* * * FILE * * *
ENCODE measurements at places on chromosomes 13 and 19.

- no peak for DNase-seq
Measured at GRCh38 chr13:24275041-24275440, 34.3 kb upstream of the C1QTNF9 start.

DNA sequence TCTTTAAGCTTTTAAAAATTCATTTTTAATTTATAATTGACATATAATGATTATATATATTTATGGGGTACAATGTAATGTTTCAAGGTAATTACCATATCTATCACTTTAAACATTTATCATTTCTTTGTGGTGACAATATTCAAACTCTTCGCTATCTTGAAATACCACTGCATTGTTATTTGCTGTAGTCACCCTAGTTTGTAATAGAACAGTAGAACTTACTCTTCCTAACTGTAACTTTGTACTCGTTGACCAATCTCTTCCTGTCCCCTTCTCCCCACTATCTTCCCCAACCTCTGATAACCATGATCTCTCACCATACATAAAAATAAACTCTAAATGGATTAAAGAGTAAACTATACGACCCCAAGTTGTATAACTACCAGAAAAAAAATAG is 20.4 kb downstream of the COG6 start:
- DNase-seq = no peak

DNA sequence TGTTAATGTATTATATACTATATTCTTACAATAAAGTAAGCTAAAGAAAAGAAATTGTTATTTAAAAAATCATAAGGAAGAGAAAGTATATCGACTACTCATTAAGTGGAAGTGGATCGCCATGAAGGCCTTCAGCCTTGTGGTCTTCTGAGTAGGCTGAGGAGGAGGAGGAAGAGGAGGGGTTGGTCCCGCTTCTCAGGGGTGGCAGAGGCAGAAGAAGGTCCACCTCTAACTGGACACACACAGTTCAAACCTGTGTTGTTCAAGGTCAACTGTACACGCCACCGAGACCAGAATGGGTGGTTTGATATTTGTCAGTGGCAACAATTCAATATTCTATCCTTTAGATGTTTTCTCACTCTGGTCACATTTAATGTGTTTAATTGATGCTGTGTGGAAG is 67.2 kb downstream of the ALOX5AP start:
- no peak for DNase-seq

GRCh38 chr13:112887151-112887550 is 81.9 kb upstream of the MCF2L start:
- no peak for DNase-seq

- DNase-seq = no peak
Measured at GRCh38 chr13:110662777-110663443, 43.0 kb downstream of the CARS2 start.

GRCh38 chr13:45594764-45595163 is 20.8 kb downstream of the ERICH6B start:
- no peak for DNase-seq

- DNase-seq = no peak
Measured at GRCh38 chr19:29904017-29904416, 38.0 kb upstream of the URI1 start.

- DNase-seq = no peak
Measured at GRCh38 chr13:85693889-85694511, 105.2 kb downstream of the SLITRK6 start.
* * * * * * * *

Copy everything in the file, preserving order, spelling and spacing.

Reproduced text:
ENCODE measurements at places on chromosomes 13 and 19.

- no peak for DNase-seq
Measured at GRCh38 chr13:24275041-24275440, 34.3 kb upstream of the C1QTNF9 start.

DNA sequence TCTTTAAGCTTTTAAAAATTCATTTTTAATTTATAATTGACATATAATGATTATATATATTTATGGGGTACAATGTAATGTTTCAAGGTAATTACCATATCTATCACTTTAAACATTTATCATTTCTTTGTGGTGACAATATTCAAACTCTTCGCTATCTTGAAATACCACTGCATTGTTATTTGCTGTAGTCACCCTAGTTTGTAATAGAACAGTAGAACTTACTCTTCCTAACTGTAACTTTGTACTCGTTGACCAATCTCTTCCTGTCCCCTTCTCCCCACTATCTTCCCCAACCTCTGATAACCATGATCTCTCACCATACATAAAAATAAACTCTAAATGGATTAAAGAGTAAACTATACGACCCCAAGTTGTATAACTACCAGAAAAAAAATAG is 20.4 kb downstream of the COG6 start:
- DNase-seq = no peak

DNA sequence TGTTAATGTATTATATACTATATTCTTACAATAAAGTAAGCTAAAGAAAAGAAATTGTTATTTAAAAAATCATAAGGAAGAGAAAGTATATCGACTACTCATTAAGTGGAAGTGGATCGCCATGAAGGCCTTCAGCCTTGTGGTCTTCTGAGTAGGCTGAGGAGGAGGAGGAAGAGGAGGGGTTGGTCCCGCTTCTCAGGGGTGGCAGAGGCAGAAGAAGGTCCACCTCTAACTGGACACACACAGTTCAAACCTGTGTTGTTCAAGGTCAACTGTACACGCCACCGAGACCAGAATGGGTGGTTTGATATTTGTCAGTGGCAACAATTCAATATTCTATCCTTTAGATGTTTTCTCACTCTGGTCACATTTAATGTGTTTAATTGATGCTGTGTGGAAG is 67.2 kb downstream of the ALOX5AP start:
- no peak for DNase-seq

GRCh38 chr13:112887151-112887550 is 81.9 kb upstream of the MCF2L start:
- no peak for DNase-seq

- DNase-seq = no peak
Measured at GRCh38 chr13:110662777-110663443, 43.0 kb downstream of the CARS2 start.

GRCh38 chr13:45594764-45595163 is 20.8 kb downstream of the ERICH6B start:
- no peak for DNase-seq

- DNase-seq = no peak
Measured at GRCh38 chr19:29904017-29904416, 38.0 kb upstream of the URI1 start.

- DNase-seq = no peak
Measured at GRCh38 chr13:85693889-85694511, 105.2 kb downstream of the SLITRK6 start.